Published on January 20th, 2020 | by Michael Newman0
John Wick Hex
If I mention the name John Wick to those familiar with the franchise and ask for some words that would describe the action, undoubtedly words such as fast, frantic, gunplay, even ballet might come to mind. So, when I discovered that a John Wick game was being developed and that it would be turn-based it seemed an unusual choice for this venerable franchise.
John Wick Hex developed by Bithell Games and produced by Good Shepherd Entertainment, follows everyone’s favorite assassin in a prequel version to the films (although seeing the films isn’t a requirement to play the game, having some background with them is certainly a good idea). Featuring the voices of Ian McShane as Winston and Lance Reddick as Charon is a welcome addition, unfortunately Keanu Reeves doesn’t reprise his role as the pivotal character here (although we won’t have to wait long for some Keanu voice acting once Cyberpunk 2077 roles around). Winston and Charon have been kidnapped by a new baddie in town known only as Hex. Hex is not only the name of your main adversary, but also how the game is played out…on hex tiles in a somewhat real-time turn-based manner. It is up to John Wick to do what he does best, shoot, dodge, and incapacitate the many faceless adversaries as he traverses many of the film’s locations.
John Wick plays out in a turn-based manner but utilizes a timeline at the top of the screen to help the player determine how long an action will take, compared to how soon an enemy action will take place. John can move, dodge, shoot his way through each level, carefully timing his events to get the drop on his enemies. Things like reloading and recharging one’s focus (a sort of stamina gauge that dictates how much you can dodge/roll etc.) all take a specific amount of time. Gun shots have a certain percentage to hit based on your movement, how far you are from the enemy, whether they are moving etc., so carefully planning your move (and planning ahead of the enemies) can have you moving and dodging to avoid enemy fire while taking them out at the same time. The enemies are fairly generic grunts with guns, melee enemies, end bosses, etc.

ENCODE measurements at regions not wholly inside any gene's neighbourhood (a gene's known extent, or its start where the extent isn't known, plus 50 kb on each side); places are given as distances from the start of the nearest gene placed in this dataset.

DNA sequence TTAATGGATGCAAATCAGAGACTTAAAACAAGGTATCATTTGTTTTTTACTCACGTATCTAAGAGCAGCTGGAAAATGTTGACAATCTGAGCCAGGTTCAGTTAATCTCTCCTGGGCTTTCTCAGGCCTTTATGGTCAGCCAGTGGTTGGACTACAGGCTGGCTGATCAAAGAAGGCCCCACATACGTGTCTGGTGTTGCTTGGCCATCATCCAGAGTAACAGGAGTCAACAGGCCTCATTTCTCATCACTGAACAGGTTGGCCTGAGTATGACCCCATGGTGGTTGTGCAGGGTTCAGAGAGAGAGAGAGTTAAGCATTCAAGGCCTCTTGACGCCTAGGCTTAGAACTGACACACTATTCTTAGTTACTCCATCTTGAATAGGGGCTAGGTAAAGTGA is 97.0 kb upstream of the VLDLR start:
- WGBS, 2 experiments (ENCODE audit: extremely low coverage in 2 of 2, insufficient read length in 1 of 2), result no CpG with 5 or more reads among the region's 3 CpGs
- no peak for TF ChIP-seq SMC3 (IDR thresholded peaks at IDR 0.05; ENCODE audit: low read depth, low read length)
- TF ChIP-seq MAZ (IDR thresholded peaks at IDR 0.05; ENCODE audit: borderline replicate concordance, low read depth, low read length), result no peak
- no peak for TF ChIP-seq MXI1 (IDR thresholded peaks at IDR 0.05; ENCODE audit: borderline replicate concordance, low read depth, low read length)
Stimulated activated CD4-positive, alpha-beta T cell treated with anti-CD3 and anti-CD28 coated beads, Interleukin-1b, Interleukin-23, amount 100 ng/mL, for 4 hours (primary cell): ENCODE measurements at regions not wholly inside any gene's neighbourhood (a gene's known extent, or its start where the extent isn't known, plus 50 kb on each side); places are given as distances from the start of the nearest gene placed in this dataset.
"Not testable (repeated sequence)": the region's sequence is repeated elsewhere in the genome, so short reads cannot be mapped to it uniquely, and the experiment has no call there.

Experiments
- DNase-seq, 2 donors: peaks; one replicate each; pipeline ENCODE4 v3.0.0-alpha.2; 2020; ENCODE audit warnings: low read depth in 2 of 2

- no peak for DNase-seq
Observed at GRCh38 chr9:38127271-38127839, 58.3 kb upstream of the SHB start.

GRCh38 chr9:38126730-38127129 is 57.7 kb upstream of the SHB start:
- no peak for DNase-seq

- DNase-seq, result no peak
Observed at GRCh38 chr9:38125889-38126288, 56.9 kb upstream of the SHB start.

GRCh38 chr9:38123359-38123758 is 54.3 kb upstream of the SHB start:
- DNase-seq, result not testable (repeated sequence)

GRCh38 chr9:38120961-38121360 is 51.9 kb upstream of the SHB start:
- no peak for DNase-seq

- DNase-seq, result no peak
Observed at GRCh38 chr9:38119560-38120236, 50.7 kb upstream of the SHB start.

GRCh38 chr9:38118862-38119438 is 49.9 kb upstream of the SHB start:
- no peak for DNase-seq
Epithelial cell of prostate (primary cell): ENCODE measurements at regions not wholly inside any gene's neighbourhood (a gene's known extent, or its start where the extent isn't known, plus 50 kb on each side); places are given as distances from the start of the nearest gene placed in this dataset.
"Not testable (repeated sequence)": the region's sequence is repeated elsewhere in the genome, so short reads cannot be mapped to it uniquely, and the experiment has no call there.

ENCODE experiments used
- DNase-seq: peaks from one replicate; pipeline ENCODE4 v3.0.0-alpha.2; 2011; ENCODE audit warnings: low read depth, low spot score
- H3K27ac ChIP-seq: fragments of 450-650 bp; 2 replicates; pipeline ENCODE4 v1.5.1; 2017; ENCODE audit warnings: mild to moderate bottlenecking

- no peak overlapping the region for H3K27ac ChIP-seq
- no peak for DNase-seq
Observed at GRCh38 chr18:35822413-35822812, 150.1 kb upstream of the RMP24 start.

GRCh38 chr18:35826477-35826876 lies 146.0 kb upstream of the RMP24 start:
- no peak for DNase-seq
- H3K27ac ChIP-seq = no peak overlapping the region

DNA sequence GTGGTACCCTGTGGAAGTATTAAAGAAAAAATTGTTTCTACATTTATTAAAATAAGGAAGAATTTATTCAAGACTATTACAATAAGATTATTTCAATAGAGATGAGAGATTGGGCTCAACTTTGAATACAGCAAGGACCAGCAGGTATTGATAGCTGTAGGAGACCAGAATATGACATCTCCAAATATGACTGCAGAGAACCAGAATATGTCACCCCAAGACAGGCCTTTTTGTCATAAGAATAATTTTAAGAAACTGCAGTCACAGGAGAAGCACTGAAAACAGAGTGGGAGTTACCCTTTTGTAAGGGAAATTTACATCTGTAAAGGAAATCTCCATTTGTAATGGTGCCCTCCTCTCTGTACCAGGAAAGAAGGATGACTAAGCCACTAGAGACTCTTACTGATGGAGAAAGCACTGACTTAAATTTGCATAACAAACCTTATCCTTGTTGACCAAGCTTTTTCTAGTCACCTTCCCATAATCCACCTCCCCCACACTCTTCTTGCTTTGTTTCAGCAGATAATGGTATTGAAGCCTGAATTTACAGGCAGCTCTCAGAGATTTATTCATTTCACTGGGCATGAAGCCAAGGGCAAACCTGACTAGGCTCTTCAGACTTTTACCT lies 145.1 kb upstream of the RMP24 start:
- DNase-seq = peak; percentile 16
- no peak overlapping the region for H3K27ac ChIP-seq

Damage and ammunition are all carried over as you progress through the levels, so it always pays to be conscientious and not to use up too many bandages or bullets as you progress. John can pick up any gun or weapon that are dropped by the enemies but can only carry one at a time. In many cases it’s quicker and easier to drop the gun you have only to pick up one the enemy dropped that has more ammunition. While the persistence of the game levels ensures that the player carefully manages their limited resources it also means that poor planning can result in taking several attempts to clear the level successfully. I found myself early on in my initial play-through starting over because I had not been particularly careful with my use of bandages earlier on in the game. While there are multiple ways to clear enemies, you must always try to identify the method that will preserve what precious resources you have left since you may need them further down the road.
Graphically John Wick looks incredible. It maintains a very comic book approach, telling its story in picture slides in a very gritty and dark manner. Some of the actions that Wick take aren’t as fluid as a fan of the series would prefer, but the scenery and visuals more than make up for it. The soundtrack only adds to the mood with its guitar riffs and techno vibes immersing the player even deeper into the world of Wick.
While there are certainly areas where I feel there could have been more variety, it is still a blast to step into the shoes of John Wick. The turn-based combat does feel a bit clunky at times but does allow you to plan in advance and brings a welcome change from the standard run and gun/beatem’ ups that tend to rule these days. The use of a timeline to show not only John’s actions, but how the timing of those actions corresponds to the enemies is a unique method of simulating frantic gunplay, even when you have all the time in the world to sort it out. You’ll likely curse at yourself for using up the bandages when you didn’t really need to and restarting the game to make better decisions the first few times you play it, but as you learn the ropes, you too will learn to traverse the labyrinthian levels like a true assassin. John Wick Hex is available on the Epic Store for PC.
What I liked: Gritty comic book feel, Interesting use of time line
What I liked less: Generic enemies, Fairly generic weapons
4 out of 5 stars